Since our ill-fated 03/04 campaign, Leeds United have heavily relied on loan players to help fill out the squad. At one stage, it was not uncommon for us to go into double digits for the number of loanees that came in, in some cases, the player didn’t even make an appearance.
Throughout this series we will highlight a loanee from each season, starting with 03/04, as well as looking at who else graced, or in some cases, disgraced us with their presence.
Leeds United Loan Player of the Year 03/04: Jermaine Pennant
At the dawn of the new season things were not looking good for Leeds United. More big names left with Olivier Dacourt, Harry (spits on the floor in disgust) Kewell and England’s best goalkeeper Nigel Martyn departing - whilst the only permanent addition was ‘Frank Lampard’s Jody Morris’ (who wouldn’t last the season) and who legally cannot talk about his time at the club.
Former Sunderland manager Peter Reid was forced to look to the loan market, all supplied by agent and *better not go into any more detail* Willie McKay.
Aside from Didier Domi who had spent three years at Newcastle United, most of us had no idea who the first batch of players were. Cyril Chapuis, Cameroon international Salomon Olembe, Lamine Sakho and Zoumana Camara (whom no-one could believe had a solitary France cap) came in to bolster the squad but none of them would make any lasting impression.
Even the arrival of Brazil’s World Cup winning defender Roque Junior on loan from AC Milan could do nothing to halt Leeds’ slide towards the Championship, if anything he exacerbated the problems with his terrible performances (seven appearances, four yellow cards, one red card, 24 goals conceded), his performance against Leicester City being dubbed the “Roque Horror Show”. He did manage to score twice in a League Cup match against Manchester United in his only positive contribution for Leeds.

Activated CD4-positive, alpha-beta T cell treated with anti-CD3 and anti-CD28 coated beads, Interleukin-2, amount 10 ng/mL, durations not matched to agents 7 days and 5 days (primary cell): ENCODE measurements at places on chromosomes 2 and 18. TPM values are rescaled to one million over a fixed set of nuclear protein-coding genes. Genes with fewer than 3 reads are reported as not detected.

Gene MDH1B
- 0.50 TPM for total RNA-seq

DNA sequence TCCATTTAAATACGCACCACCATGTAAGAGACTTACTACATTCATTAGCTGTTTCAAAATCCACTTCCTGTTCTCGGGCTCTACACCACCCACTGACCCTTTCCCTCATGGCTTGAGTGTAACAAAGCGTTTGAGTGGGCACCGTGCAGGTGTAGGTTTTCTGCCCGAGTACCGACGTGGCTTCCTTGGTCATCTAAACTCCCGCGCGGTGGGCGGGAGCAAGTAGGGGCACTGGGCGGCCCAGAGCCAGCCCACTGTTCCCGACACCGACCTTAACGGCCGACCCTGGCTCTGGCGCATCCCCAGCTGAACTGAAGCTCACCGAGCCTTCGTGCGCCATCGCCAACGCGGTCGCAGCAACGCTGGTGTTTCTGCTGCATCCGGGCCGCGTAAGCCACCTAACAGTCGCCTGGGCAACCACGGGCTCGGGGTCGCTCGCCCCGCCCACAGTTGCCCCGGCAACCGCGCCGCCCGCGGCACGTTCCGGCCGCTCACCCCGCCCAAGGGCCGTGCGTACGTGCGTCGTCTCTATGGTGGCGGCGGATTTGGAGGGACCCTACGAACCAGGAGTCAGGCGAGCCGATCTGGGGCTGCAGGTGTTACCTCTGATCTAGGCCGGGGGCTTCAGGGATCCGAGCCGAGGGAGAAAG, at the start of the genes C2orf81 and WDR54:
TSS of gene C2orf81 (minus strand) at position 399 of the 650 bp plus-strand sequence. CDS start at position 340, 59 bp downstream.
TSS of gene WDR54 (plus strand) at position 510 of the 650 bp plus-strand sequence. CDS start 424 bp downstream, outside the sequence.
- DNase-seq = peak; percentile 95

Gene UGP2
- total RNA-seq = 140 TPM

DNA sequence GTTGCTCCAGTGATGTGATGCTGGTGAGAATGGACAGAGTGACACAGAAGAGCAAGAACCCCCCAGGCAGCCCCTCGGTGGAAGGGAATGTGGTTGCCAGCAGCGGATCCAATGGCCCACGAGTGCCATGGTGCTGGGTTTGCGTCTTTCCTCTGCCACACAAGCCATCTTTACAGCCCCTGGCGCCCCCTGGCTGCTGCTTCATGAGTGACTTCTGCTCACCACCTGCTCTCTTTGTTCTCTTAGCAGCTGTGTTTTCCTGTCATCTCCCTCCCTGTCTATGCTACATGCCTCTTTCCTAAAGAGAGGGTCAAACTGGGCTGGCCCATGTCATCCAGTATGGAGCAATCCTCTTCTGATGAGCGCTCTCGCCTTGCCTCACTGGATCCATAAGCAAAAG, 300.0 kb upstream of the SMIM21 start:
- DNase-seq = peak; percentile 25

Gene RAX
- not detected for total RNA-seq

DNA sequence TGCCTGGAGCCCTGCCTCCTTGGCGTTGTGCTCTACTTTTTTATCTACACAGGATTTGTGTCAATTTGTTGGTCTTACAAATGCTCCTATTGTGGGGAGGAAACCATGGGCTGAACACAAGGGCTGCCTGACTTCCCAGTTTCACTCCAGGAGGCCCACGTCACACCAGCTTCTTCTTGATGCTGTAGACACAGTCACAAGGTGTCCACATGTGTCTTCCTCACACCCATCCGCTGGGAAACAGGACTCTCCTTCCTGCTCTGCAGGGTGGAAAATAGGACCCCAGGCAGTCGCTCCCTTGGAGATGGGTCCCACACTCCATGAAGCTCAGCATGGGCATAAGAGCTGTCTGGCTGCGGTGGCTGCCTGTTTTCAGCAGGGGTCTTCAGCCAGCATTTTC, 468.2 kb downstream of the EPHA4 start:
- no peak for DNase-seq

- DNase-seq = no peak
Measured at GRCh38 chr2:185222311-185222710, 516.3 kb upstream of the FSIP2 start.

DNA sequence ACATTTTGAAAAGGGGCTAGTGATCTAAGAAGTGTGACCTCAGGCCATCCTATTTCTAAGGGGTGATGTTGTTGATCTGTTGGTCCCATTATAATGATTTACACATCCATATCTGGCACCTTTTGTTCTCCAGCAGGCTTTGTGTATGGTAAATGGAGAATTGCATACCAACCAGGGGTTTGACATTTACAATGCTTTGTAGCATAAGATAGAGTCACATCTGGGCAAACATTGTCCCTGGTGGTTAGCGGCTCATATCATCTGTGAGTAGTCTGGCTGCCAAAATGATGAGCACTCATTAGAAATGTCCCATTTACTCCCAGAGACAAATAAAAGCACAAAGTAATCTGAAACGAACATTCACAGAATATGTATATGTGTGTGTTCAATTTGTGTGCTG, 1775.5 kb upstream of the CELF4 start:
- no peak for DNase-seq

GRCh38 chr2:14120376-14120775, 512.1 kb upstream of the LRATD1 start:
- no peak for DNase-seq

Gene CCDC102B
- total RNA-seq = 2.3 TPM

Instead, it was the arrival of a young English winger that would provide the flair and attacking impetus that Leeds could require attempt to remain a Premier League side.
Jermaine Pennant arrived from Arsenal, initially on a short term loan but Leeds would quickly look to extend it until the end of the season. With the likes of Kewell and Lee Bowyer departing, Leeds had been left with a squad lacking in creativity. Lamine Sakho looked promising during the opening weeks of the season but quickly faded away when the true extent of Leeds’ fight became apparent. Pennant had been signed by Arsenal for £2m from Notts County at just 15 and like many young players under the learning tree of Arsene Wenger, made his debut in the League Cup at the age of 16, making him Arsenal’s youngest ever player.
After a couple of loan spells in the First Division, Pennant arrived at a Leeds team that was falling apart both on and off the field. Maybe it was because he was only on loan that the club’s situation didn’t seem to weigh on him too heavily. He played in all but two games in the campaign and when given the opportunity, was a pacey threat to defenders that relieved the defensive pressure and helped create chances.
He managed to score two goals for Leeds making him joint fourth top goalscorer, one of which was a fantastic goal in a 1-1 draw with Chelsea in December 2003. Sadly, and this is a real indictment of the season, this was one place behind Michael Duberry with his three goals.
Of course, Pennant couldn’t stop the inevitable, no-one expected him to, but his direct attacking style of play was enough to give Leeds fans some optimism on the rare occasions we were able to get the ball up field. For this, I am pleased to name Jermaine Pennant as the inaugural Leeds United Loan Player of the Year.